Peter King’s 2021 NFL Draft primer

0 Comments

Plenty of time to shuffle up team’s draft boards, but with increasingly important Pro Days beginning in earnest this week (vital this year because of no combine and no in-person meetings with prospects), and the draft 52 days away, I wanted to do a draft primer this week. With help from Jeremiah—you can watch him dissect a complicated year for quarterbacks in the video atop this column—I’ll try to give you the elementary look at what matters this year.

One other point about the importance of the 2021 draft: A look at the cap space on Over The Cap for the current season shows that exactly half the teams, 16 of 32, are either over the projected salary cap or have less than $10 million to spend. An average team will spend $8 million to $10 million to sign its rookies—so that shows you exactly how important the rookies are this year. Several teams will be forced to all but steer clear of significant free agents to build their rosters in 2021. Talk about combustible: There’s more of a need for rookies to contribute this year, and the knowledge base of those rookies will likely be lower than any year in memory.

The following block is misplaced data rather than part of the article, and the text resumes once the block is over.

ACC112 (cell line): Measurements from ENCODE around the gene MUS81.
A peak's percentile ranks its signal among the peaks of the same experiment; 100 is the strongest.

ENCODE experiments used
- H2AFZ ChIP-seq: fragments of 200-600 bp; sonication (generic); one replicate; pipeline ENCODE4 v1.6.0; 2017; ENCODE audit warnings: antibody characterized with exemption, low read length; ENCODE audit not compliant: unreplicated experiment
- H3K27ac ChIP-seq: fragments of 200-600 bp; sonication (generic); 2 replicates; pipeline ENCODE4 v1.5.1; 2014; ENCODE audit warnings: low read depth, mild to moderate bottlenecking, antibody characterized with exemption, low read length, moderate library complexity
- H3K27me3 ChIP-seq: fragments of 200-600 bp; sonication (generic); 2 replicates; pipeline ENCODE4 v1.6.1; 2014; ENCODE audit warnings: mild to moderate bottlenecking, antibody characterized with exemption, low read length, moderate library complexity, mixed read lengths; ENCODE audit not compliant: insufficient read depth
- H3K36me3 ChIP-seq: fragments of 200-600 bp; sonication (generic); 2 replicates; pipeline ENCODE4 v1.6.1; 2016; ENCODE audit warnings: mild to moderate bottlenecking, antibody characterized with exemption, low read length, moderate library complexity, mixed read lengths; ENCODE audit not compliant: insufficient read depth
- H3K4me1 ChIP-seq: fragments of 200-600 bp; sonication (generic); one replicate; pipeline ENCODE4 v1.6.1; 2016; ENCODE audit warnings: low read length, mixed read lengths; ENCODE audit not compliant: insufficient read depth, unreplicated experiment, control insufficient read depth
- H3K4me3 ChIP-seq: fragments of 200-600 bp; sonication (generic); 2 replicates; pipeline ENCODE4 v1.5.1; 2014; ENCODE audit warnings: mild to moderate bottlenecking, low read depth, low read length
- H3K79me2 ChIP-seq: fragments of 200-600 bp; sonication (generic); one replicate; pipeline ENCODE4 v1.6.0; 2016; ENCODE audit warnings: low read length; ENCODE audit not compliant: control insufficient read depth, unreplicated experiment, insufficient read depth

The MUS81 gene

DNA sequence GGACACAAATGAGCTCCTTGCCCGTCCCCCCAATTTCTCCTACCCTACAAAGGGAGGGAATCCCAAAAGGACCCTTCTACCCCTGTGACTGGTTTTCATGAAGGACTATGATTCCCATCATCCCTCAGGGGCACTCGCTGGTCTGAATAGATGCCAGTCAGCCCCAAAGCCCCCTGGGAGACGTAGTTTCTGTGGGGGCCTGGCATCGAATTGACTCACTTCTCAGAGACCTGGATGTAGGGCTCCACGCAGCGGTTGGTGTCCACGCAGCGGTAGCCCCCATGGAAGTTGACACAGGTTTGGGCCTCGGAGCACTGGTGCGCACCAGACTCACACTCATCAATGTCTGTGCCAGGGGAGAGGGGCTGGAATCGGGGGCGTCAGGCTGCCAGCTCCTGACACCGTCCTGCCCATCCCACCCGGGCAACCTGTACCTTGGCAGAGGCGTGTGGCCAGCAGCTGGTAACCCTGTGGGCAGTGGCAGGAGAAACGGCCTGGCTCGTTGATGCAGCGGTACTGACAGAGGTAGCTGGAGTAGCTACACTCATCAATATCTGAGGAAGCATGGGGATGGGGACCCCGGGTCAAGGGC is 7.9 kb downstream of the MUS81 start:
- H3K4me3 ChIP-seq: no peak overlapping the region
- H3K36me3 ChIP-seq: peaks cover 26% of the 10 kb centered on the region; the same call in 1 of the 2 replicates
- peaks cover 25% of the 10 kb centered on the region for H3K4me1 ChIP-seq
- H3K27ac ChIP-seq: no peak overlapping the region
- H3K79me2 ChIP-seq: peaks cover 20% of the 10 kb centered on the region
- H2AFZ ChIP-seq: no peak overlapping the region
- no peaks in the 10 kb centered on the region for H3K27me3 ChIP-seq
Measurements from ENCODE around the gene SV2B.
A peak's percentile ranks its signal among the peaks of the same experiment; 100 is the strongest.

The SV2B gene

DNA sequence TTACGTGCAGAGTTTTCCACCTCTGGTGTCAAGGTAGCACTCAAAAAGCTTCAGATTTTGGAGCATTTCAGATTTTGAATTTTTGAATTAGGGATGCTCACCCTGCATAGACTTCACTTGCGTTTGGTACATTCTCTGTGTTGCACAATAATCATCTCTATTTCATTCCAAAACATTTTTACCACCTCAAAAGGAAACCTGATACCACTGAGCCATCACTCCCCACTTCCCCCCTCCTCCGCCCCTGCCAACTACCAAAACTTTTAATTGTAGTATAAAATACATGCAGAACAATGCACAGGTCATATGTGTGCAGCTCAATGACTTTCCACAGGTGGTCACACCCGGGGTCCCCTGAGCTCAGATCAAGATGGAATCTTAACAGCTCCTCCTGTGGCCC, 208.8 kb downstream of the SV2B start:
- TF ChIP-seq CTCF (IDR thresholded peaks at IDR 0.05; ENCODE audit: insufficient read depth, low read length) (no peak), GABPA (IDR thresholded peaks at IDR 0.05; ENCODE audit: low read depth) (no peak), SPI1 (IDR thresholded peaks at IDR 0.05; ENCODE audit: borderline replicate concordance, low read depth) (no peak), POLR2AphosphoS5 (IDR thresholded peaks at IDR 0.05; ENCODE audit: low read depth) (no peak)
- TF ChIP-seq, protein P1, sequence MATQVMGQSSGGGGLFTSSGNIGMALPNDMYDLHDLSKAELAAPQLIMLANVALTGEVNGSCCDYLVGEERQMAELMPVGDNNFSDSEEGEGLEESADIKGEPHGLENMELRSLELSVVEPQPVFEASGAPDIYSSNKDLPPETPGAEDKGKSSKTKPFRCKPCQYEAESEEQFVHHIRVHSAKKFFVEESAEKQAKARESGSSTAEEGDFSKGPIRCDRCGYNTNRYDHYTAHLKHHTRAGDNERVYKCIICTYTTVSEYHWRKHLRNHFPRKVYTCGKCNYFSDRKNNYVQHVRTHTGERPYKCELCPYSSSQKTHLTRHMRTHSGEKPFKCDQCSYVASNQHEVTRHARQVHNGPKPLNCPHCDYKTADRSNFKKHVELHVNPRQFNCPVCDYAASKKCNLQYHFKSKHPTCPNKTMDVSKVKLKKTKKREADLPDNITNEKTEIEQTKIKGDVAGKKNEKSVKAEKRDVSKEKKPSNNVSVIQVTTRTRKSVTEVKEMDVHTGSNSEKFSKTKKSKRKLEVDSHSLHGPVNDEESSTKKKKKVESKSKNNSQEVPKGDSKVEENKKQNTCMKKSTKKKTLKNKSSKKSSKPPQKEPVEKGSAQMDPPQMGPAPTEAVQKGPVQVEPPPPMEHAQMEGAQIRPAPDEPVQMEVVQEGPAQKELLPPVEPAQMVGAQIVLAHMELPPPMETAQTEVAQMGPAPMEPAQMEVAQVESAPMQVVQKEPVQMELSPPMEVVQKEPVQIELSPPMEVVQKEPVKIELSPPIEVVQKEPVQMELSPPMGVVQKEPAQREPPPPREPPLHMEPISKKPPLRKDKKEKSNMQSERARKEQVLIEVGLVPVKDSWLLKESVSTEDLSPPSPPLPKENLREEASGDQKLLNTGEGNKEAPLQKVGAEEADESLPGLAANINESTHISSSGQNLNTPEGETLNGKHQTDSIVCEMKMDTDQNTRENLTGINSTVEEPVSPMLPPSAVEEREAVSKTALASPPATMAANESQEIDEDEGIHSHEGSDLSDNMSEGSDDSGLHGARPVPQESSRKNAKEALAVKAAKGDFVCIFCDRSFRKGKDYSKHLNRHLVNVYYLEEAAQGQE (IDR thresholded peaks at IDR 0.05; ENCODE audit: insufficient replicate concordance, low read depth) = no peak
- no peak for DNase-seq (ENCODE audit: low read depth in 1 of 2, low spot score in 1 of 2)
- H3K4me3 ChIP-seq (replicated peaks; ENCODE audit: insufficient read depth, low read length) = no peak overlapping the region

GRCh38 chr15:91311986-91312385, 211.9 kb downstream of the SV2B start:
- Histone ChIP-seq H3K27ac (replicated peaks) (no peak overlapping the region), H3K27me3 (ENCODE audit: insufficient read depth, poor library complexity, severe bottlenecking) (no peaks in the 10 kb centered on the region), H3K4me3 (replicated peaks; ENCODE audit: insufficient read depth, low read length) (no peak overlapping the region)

I had one GM tell me Sunday his team is having trouble in three major draft areas:

• More players than ever—in this GM’s memory—have one season of successful college football only (such as Rousseau). The error rate on those players, because they’ve had less experience than normal prospects, is higher.

• With no on-campus scouting this year other than the Pro Day, the exposure to information sources is reduced. The GM said draft meetings so far have shown less information than ever in things like, How does he take coaching? What kind of teammate is he? What’s his work ethic?

• Limited medical information. Combine physical exams are notoriously thorough, sometimes discovering previously undiagnosed ailments. This GM told me his team won’t have trust in the exams till their own doctors can examine them—after the draft.

With all that, the show will go on. Final draft boards will be constructed over the next seven weeks, and Roger Goodell will step to a podium—in his New York-area basement or in Cleveland, site of the draft—and call out the picks. What you need to know about the landscape of the 2020 draft:

The quarterbacks are plentiful, as is the uncertainty. Five are likely to go in the first round, with Clemson’s Trevor Lawrence the likely number one pick to Jacksonville and BYU’s late-rising Zach Wilson likely number two to the Jets or some team trading up for him. After that, it’s a jumble. Ohio State’s Justin Fields is likely to go in the top 10, and the other two could go that high as well. North Dakota State’s Trey Lance was a terrific size-speed prospect against FCS competition in 2019, but played just one game in 2020, so some teams don’t know what make of him. And Mac Jones, great last fall in leading Alabama to the national title, could go as high as eight to Carolina. But he’s not an athlete and doesn’t fit the mold of a new-wave NFL passer.